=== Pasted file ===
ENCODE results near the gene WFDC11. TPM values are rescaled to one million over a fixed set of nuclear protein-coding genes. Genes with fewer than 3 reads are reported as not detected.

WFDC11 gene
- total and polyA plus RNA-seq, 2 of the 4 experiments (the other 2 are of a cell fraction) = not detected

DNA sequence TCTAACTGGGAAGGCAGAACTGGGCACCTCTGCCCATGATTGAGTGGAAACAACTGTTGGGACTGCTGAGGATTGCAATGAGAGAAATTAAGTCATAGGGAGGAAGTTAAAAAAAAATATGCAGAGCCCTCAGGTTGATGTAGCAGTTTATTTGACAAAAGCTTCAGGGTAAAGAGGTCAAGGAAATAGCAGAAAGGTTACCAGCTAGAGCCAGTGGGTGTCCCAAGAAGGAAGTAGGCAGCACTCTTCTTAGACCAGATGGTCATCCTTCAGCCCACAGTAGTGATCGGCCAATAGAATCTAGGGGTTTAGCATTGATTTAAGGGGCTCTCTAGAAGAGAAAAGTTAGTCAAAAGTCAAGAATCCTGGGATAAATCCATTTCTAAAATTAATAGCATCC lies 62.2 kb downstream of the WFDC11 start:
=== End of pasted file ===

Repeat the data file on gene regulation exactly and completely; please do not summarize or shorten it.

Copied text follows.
ENCODE results near the gene WFDC11. TPM values are rescaled to one million over a fixed set of nuclear protein-coding genes. Genes with fewer than 3 reads are reported as not detected.

WFDC11 gene
- total and polyA plus RNA-seq, 2 of the 4 experiments (the other 2 are of a cell fraction) = not detected

DNA sequence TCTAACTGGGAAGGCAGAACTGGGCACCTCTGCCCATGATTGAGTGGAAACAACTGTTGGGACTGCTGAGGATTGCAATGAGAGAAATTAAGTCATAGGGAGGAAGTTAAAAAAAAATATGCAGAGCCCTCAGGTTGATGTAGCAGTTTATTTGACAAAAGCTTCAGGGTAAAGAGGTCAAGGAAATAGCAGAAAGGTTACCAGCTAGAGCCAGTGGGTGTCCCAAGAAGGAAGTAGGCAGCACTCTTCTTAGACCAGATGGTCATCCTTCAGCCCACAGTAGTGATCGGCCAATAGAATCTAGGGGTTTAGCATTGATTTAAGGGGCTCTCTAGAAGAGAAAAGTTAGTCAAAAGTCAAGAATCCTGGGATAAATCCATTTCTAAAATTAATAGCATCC lies 62.2 kb downstream of the WFDC11 start: